Paul Kerrigan on the key areas Keith Ricken will target as new Cork manager

Former Rebel star forward believes Ricken will make an impact but fans must not expect too much too soon...
Paul Kerrigan on the key areas Keith Ricken will target as new Cork manager

Referee Paddy Neilan performs the coin toss in the company of team captains Paul Kerrigan of Cork and Fionn Fitzgerald of Kerry before the 2017 Munster final. Picture: Brendan Moran

FORMER Cork footballer Paul Kerrigan has given his backing to new Cork manager Keith Ricken and expects the 51-year-old to really challenge his players.

Although a lot of supporters will expect Cork to gain promotion from Division 2 in their League campaign next season, the Nemo Rangers player believes that a top-three finish would be an achievement for the Rebels.

“I know from speaking to Keith he knows a lot of lads that have come through,” Kerrigan says. “He’s very big on character, so I think he will put it up to them in terms of where they need to get. I think firstly, physicality is an area he will want to improve.

“There is probably expectation on them to get out of Division 2, but looking at the division, it’s very competitive when you consider teams like Meath, Galway, Roscommon, Down and Derry are in it.

“I think Cork will do well if they got top three or top four in Keith’s first year, that would be a good achievement. I think promotion might be a little bit out of reach if he is going to go with youth, which I think he might.”


After 13 years playing for Cork, Kerrigan announced his retirement from the Rebels in 2020. The forward admits that although Cork did endure a difficult campaign this year, he did miss the playing side of inter county football.

However, retirement has allowed Kerrigan more time to study the sport and he enjoyed the chance of doing punditry work this year.

“I miss the playing side of it,” he says. “I know it wasn’t a great year for Cork but being involved at the high standard is something that I miss.

“I know a lot of players who have retired and say they don’t miss it at all and then others who miss it big time, but I just miss that high level.

“As well with inter-county, at least you know when games are going to be played and you can really prepare for it, whereas with the club, games are often changed.

“I don’t have any regrets about my decision. I knew my time was up. The demands were very high, for example, the levels of fitness required.

It’s definitely a young man’s game now. I’d love to go back but as a 25-year-old as opposed to a 35-year-old.

“When you are training and you’re 33, 34, you can’t do half the stuff you could when you were five or six years younger and that’s the frustrating part. I knew my time was up but I do miss it.

“Of course, there are some things that I haven’t missed as much. I do enjoy training but I don’t miss the volume of training. The amount of training sessions, and the toughest of sessions in preparation for games.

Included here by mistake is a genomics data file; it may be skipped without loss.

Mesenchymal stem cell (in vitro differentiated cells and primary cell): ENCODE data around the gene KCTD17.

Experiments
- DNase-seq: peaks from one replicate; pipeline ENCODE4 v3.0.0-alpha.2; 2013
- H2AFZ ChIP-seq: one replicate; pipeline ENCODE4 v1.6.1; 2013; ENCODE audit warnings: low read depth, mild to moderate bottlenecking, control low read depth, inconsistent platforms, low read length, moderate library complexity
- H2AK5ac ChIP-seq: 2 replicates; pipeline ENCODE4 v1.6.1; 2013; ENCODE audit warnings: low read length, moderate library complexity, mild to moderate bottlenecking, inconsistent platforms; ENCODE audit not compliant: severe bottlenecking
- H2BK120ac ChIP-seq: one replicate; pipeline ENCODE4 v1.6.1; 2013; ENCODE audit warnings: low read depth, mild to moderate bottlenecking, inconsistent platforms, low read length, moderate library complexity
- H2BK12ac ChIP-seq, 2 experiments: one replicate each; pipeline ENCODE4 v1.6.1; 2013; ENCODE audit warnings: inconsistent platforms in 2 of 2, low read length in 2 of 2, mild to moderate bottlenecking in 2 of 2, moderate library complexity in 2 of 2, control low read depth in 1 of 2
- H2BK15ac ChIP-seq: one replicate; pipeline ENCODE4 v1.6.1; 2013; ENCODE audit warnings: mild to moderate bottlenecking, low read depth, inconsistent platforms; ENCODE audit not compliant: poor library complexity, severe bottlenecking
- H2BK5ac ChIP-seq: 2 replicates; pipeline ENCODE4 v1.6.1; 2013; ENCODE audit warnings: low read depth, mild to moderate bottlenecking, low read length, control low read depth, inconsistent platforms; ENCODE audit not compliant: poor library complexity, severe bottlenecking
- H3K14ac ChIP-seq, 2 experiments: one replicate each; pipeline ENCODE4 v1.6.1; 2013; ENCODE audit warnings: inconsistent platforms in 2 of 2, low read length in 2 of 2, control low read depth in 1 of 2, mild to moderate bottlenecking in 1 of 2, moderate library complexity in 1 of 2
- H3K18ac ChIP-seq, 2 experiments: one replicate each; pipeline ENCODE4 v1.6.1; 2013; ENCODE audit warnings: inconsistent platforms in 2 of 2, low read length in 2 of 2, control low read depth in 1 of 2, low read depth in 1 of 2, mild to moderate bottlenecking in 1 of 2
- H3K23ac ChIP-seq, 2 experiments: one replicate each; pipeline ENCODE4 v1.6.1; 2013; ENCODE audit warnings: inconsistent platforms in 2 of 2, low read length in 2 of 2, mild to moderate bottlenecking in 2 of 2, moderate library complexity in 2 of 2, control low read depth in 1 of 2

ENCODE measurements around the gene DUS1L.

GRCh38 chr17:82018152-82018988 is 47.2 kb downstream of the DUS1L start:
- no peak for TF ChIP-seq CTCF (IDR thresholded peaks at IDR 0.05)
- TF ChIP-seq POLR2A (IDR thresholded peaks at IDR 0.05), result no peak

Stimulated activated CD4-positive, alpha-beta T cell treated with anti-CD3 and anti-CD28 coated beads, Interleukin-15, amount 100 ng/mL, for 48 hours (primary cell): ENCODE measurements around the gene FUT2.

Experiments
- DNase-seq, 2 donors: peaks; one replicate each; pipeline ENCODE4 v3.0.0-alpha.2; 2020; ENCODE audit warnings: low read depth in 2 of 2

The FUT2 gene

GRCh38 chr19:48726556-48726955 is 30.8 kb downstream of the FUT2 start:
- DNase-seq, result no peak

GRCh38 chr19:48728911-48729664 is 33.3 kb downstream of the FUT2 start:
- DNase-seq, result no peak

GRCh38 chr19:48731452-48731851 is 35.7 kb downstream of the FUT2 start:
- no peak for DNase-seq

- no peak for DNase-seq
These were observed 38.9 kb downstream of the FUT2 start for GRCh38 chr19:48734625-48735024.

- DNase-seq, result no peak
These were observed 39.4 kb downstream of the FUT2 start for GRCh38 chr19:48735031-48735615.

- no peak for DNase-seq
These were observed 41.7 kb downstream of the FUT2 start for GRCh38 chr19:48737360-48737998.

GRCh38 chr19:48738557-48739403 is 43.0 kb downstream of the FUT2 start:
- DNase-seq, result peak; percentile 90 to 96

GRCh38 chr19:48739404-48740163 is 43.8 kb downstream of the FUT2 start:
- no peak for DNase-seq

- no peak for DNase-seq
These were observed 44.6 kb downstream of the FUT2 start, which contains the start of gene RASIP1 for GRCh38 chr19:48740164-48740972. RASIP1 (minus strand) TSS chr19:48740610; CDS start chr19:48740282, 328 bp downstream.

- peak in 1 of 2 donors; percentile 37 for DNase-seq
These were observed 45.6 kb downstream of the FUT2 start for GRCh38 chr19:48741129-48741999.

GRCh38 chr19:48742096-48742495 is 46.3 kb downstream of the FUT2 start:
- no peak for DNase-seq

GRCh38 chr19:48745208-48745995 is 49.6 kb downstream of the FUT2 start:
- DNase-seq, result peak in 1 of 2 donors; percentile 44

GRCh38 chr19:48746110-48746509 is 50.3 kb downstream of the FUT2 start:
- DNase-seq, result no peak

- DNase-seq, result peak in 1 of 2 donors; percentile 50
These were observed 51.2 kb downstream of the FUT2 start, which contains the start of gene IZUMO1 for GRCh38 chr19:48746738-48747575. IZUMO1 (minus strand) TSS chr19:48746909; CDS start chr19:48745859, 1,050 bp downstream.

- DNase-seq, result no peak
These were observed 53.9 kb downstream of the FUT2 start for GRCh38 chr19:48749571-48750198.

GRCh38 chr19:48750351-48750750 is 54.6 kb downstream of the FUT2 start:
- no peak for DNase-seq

“I think as well, the older you get, you get a little bit impatient with analysis and the prehab before training.

“I know it’s something that has to be done but as I got older; I just wanted to go out and play. You feel after 13,14 years you are seeing the same stuff all the time.

“I do miss it, but the volume of everything that goes with it for so little games in the year is something I don’t miss. I mean, between league and Championship, if you were very lucky you would only play 10 games.

“I did enjoy going to games this year. I watched more games this year than I ever did. I managed to dip my toe into punditry which I really enjoyed.

“I don’t think I ever watched so many games even when I was playing. Now, I am watching games in more depth and watching out for certain aspects in a game.

“Every game that was on telly; I was recording and watching back. Hopefully next year, I can do a bit more work on games.

“Although I have enjoyed punditry, it is no comparison to playing, but doing that small bit of work; I’ve really enjoyed it and I didn’t think I would have enjoyed it as much at the start.

“It’s been good watching games and seeing players from other counties that I wouldn’t have had the chance to in the past. When I was involved with Cork, you were only focused on your next opponent and studying them.”

Nemo Rangers Paul Kerrigan and his son Billy and the Andy Scannell Cup. Picture: Eddie O'Hare
Nemo Rangers Paul Kerrigan and his son Billy and the Andy Scannell Cup. Picture: Eddie O'Hare

With Nemo, it was an indifferent year for Kerrigan. After winning the 2020 Senior County Championship a week before the 2021 Championship began, Kerrigan admits that a lack of freshness might have led to Nemo not advancing from the group stage of the competition.

“We had only six days to prepare for our first group game after the county final,” he says. “I thought we could have at least been given seven.

I thought we looked a bit leggy. I’ve been around a long time and we have a lot of guys in their late to mid-'20s who have numerous Munster and All-Ireland campaigns, so they have a lot of miles on the clock.

“We put a lot into the Castlehaven game, and I just thought we lacked a bit of freshness, not fitness.

“I think we need a few younger lads to step up and not wait for older lads to get out of their positions but force them out by form and the way they are playing.”

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